(Caoilfhionn Ni Bheachain’s article appeared in the Irish Times, 4/3; Photo:  Teresa Deevy: in recent years, critical attention has turned to her radio drama. The Irish Times.)

BEST KNOWN FOR HER PRODUCTIONS at the Abbey, the Waterford playwright also wrote for radio, and there’s a mystery surrounding the origins of unpublished work under a pseudonym

For more than four decades after her death in 1963, Teresa Deevy’s papers were stored in a large green suitcase under a bed in the family home, Landscape, in Waterford city. Since 2011, they have resided in the excellent archive at Maynooth University. In recent years, facilitated by New York-based Mint Theatre’s project to republish Deevy’s one-act plays, critical attention has turned to her radio drama. Such acts of recovery are interconnected and enabling. Notably, at a recent international conference on Deevy at Waterford Institute of Technology, the two keynote speakers focused on the radio play In the Cellar of My Friend. This reframing of Deevy’s oeuvre is welcome and necessary. Little known though she is, her reputation fossilised at the moment of her greatest critical success: as a popular Abbey playwright, with six plays produced in as many years. This emphasis on her Abbey career has unwittingly overshadowed her later life when she courageously embraced new media, and when she engaged with other theatrical spaces and communities.

Deevy was born in Waterford on January 21st, 1894, the youngest of 13 children in a successful merchant family. Her father died when she was three years old and she was raised by her mother in a supportive but conservative environment, aware of class distinctions and expected to adhere to religious and social orthodoxies. She attended the Ursuline Convent School in Waterford before studying first in UCD and then at UCC. While at university she was diagnosed with Meniere’s disease, an affliction which resulted in her complete deafness within a few years. She moved to London to study lip reading and while there became deeply immersed in theatre, deciding to become a playwright so that she “would put the sort of life we have in Ireland into a play”.

The unpublished script of Deevy’s first Abbey play, The Reapers, has never been recovered. Set in 1923 in the immediate aftermath of the Civil War, its subject matter and significance are only accessible through fragmented commentary and contemporary reviews. During its one-week run at the Abbey Theatre in 1930, the critic Con Leventhal compared it in a letter to a “Wagner melody”, while an unnamed Irish Times critic highlighted a powerful theme sentence uttered at the end of the play: “Life must be lived, not simply accepted.” Concluding with a marriage between the adult children of two warring families, The Reapers meditated on the legacy of internecine strife on subsequent generations. The loss of this script reveals much about the plight of women’s literary and creative work, and its occlusion within Irish cultural history.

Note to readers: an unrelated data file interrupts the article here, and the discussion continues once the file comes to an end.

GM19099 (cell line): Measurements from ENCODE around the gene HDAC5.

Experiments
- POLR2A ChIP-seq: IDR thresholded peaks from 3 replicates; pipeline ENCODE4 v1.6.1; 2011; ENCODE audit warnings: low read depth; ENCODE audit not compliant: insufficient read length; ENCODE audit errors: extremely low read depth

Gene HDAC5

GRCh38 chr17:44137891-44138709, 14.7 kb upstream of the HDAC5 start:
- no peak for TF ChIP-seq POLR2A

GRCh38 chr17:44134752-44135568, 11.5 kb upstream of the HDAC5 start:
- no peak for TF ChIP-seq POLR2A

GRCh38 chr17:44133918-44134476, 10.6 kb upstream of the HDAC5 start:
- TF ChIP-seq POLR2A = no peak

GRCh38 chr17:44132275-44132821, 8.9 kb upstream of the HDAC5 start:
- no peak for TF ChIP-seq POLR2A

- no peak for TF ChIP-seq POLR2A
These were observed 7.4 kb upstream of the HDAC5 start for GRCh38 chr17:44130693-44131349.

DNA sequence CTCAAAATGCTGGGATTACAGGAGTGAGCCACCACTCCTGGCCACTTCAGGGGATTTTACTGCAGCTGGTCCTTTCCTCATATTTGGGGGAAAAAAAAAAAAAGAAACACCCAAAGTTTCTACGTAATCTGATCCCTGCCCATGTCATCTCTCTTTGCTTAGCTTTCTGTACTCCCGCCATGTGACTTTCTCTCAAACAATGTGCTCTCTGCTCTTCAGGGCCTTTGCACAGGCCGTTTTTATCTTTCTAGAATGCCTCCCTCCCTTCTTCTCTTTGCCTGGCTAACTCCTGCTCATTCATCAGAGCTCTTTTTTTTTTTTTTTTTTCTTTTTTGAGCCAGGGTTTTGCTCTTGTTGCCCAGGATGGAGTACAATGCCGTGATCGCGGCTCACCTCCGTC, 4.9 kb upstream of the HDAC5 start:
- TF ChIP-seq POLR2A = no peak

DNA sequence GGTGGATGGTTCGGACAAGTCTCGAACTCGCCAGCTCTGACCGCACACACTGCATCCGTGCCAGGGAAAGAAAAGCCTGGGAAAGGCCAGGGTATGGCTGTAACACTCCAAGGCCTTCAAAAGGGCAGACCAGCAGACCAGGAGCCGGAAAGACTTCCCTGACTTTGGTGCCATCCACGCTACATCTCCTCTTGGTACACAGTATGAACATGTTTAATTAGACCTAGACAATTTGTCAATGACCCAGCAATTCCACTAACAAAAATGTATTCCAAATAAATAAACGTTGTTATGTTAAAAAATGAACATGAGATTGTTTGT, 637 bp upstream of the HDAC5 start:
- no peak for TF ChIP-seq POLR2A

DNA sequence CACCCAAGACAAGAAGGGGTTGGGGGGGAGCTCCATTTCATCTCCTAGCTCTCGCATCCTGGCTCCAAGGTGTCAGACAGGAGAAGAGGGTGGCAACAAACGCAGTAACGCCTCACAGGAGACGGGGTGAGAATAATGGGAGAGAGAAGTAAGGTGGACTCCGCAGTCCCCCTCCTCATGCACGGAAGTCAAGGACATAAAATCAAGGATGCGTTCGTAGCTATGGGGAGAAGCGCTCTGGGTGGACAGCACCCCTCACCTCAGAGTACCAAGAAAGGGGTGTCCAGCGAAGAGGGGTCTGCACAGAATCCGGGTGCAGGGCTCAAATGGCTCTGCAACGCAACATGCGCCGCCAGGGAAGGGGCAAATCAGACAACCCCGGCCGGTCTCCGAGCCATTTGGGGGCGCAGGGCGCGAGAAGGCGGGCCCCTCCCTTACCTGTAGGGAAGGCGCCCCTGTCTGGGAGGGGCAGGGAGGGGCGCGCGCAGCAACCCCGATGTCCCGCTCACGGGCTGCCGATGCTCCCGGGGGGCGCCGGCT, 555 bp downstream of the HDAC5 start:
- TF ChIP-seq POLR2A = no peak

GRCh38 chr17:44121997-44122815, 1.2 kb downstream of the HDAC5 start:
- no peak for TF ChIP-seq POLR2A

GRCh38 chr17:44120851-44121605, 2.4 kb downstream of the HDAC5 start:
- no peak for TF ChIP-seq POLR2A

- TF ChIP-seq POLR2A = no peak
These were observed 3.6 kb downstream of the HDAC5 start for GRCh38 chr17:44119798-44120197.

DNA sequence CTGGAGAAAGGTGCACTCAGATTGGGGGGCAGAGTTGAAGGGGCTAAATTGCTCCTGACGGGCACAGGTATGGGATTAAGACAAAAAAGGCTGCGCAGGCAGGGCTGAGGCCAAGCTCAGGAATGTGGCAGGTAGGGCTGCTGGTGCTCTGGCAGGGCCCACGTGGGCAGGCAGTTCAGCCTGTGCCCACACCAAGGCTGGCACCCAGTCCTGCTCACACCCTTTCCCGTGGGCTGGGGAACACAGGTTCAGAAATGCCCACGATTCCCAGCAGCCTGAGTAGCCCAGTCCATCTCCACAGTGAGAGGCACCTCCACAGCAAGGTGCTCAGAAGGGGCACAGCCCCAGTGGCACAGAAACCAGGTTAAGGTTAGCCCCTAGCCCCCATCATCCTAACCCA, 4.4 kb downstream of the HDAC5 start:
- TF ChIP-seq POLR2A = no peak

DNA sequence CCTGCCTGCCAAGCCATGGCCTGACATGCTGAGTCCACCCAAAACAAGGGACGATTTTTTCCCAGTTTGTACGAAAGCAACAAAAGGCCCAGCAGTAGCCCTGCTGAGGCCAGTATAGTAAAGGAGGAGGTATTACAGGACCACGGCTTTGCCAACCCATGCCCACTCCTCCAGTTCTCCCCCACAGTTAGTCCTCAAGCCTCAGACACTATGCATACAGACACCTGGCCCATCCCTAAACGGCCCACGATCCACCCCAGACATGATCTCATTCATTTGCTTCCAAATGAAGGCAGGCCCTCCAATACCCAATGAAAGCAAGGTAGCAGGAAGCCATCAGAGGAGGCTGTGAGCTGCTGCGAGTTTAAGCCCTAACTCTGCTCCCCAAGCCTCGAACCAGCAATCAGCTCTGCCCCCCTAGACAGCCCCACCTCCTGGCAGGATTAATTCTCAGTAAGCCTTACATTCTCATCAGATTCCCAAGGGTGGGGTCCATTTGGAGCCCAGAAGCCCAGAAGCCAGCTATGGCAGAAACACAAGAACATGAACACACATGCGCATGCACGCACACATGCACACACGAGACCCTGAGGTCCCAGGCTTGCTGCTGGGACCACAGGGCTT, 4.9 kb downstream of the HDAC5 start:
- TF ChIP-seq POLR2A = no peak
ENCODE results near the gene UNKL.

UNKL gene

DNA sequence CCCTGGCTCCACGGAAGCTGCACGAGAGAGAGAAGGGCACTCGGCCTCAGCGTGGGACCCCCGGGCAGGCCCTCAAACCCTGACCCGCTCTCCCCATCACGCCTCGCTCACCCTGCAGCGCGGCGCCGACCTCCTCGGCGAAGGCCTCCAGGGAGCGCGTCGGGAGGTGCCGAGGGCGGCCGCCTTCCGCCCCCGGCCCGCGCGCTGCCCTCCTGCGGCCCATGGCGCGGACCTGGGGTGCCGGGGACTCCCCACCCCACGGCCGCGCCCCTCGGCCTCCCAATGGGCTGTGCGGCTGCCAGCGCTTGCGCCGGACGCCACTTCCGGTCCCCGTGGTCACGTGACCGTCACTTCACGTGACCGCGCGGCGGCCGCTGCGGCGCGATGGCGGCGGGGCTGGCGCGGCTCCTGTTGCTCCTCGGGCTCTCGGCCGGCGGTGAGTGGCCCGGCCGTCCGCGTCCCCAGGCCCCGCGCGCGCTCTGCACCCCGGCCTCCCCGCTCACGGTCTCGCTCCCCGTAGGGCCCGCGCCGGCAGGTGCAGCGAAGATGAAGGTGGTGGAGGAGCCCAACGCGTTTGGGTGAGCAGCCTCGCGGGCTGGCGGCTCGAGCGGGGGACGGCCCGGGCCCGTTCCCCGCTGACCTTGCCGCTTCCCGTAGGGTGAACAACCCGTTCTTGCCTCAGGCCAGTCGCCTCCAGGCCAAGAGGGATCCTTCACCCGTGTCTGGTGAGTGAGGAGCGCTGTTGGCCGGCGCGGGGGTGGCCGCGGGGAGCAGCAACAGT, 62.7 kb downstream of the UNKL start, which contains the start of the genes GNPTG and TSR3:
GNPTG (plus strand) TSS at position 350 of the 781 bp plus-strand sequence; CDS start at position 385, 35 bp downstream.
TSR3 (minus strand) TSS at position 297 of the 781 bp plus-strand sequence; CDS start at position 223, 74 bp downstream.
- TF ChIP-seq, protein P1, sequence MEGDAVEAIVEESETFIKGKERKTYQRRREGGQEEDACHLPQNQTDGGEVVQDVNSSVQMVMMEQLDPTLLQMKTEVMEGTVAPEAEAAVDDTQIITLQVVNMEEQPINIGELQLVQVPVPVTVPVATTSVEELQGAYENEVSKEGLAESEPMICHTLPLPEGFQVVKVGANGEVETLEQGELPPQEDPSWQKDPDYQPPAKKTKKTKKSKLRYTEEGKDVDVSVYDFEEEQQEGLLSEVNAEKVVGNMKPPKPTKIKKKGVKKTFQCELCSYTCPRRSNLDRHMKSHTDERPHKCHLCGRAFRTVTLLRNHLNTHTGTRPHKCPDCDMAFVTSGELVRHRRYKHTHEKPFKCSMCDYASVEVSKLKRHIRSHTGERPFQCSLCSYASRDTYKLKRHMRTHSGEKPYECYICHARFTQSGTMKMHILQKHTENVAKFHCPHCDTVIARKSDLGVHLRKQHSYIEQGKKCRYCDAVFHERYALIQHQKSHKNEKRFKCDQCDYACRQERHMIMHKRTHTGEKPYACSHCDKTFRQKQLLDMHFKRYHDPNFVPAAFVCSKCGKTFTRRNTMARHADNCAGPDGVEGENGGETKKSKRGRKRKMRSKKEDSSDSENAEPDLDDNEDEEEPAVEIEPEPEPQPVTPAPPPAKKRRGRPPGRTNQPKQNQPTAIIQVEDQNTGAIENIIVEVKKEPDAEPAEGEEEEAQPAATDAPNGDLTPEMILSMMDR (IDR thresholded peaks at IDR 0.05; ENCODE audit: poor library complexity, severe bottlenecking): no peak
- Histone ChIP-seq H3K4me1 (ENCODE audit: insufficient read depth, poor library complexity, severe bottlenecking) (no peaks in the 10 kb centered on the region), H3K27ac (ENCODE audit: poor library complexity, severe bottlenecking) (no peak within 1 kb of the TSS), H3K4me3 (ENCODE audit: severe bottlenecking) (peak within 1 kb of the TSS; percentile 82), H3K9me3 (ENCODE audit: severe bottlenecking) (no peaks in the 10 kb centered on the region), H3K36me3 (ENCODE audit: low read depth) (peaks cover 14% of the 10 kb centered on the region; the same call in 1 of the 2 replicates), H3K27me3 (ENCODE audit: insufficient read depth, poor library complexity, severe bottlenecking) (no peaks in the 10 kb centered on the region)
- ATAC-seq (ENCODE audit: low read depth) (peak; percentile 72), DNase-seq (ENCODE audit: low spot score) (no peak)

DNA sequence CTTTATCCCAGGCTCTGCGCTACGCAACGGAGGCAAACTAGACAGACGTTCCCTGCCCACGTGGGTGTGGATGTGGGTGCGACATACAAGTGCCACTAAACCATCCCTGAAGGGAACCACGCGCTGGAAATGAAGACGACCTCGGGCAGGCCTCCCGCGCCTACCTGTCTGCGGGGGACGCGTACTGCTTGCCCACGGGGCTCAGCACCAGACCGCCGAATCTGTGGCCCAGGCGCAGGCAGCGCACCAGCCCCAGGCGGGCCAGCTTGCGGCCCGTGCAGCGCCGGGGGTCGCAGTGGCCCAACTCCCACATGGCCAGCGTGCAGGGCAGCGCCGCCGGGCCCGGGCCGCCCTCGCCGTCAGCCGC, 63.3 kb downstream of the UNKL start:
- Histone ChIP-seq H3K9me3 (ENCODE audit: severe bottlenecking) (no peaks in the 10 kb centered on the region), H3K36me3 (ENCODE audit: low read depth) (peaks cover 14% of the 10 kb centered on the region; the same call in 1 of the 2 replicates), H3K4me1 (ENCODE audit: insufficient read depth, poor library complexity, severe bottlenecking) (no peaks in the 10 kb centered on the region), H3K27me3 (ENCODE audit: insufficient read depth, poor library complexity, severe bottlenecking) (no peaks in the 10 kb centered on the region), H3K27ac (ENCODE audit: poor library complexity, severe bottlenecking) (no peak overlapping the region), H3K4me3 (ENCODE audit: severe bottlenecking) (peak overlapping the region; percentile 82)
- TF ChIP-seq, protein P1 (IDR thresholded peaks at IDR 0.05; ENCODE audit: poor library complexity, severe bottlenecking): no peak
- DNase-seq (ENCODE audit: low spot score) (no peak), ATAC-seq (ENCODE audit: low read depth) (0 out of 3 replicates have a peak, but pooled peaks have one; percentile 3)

Throughout the 1930s, Deevy’s profile remained high. Her third Abbey play, Temporal Powers, tied for first place with Paul Vincent Carroll’s Things that are Caesar’s in the 1932 Aonach Tailteann Dramatic Arts competition. An intellectual drama that explored issues such as emigration, the Land Annuities crisis and rural poverty, the panel noted that Deevy’s play was “strikingly original and of fine literary quality”. Her two subsequent plays, Katie Roche and The King of Spain’s Daughter, were hailed as theatrical triumphs although one critic ominously complained that Katie Roche “seems to be little more than a clever psychological study of an illegitimate girl”. In recent years, Deevy has been rightly recognised for such female protagonists, taking centre stage in the Abbey Theatre at a moment when women were being pushed to the margins of Irish society. Four of her six Abbey plays feature young women grappling with the scarcity of life paths available to them and Deevy often hints at shadow experiences beyond the frame of the stage, be it emigration under duress or the threat of Magdalene laundries.

Following the banning in 1936 of Seán Ó Faoláin’s novel Bird Alone, Deevy wrote to The Irish Times. Her words excoriate the culture of censorship that had taken hold: “If, in Ireland, we are not to be allowed to read of those whose faith differs from ours – if we are not to be allowed to read any criticism of priests or religious orders – let that be said. But let us have an end to insults – lowering to those who offer them and to the nation that tolerates such practices… Who are the censors? By what right do they hold office? And how, in case of proved incompetence, can they be removed?”

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